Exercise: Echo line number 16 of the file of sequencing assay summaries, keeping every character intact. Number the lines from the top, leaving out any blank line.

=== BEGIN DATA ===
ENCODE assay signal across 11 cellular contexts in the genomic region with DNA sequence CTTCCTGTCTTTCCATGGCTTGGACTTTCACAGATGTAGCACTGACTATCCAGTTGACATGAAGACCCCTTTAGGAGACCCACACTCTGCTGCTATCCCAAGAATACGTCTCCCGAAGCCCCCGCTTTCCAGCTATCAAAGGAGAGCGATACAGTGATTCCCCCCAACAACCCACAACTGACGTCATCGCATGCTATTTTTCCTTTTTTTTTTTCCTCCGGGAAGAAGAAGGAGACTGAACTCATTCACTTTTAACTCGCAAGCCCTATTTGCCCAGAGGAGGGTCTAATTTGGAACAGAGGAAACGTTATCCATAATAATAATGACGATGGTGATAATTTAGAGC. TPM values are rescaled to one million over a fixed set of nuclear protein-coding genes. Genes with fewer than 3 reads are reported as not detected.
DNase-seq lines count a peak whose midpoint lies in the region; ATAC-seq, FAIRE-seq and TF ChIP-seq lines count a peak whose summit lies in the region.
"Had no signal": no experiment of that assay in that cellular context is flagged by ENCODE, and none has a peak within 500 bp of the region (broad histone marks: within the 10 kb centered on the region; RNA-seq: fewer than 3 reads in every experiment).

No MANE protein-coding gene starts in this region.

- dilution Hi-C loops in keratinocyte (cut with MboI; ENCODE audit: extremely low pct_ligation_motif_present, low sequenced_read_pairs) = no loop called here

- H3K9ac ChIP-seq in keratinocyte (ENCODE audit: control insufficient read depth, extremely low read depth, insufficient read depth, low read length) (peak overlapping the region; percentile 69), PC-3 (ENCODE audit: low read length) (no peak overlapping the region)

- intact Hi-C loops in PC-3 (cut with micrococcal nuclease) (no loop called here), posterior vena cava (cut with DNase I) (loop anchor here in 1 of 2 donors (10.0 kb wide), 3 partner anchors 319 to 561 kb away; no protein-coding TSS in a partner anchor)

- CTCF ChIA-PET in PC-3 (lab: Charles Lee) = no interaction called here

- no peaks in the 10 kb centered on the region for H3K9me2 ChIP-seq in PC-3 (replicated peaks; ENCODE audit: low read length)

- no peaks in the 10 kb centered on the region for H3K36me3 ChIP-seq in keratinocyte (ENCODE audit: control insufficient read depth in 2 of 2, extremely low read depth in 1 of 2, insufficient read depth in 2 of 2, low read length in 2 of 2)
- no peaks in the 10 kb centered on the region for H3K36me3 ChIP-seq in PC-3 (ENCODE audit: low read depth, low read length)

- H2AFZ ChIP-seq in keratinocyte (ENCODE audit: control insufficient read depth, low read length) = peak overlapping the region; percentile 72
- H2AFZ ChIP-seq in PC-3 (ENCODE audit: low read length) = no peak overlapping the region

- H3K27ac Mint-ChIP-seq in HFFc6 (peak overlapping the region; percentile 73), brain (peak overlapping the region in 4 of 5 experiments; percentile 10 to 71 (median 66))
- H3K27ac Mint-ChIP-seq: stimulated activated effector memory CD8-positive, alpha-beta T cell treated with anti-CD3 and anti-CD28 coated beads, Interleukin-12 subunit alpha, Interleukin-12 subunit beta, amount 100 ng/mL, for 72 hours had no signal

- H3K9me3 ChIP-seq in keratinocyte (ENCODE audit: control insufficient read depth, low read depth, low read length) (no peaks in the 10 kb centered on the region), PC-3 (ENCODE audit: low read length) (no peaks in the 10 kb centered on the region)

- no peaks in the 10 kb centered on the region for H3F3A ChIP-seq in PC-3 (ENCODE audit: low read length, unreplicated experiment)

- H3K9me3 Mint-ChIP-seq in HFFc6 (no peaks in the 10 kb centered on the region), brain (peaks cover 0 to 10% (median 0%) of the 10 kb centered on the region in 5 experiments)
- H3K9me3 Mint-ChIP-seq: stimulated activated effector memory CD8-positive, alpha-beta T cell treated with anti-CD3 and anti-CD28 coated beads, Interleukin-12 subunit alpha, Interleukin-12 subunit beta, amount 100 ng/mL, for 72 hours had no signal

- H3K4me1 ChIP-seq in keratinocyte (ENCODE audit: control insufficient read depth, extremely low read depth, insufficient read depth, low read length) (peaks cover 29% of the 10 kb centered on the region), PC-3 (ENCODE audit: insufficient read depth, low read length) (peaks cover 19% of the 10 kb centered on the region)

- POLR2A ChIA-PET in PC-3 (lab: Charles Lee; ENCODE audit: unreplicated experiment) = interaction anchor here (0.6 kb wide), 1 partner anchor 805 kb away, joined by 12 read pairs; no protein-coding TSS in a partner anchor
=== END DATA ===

- H3K9me3 ChIP-seq in keratinocyte (ENCODE audit: control insufficient read depth, low read depth, low read length) (no peaks in the 10 kb centered on the region), PC-3 (ENCODE audit: low read length) (no peaks in the 10 kb centered on the region)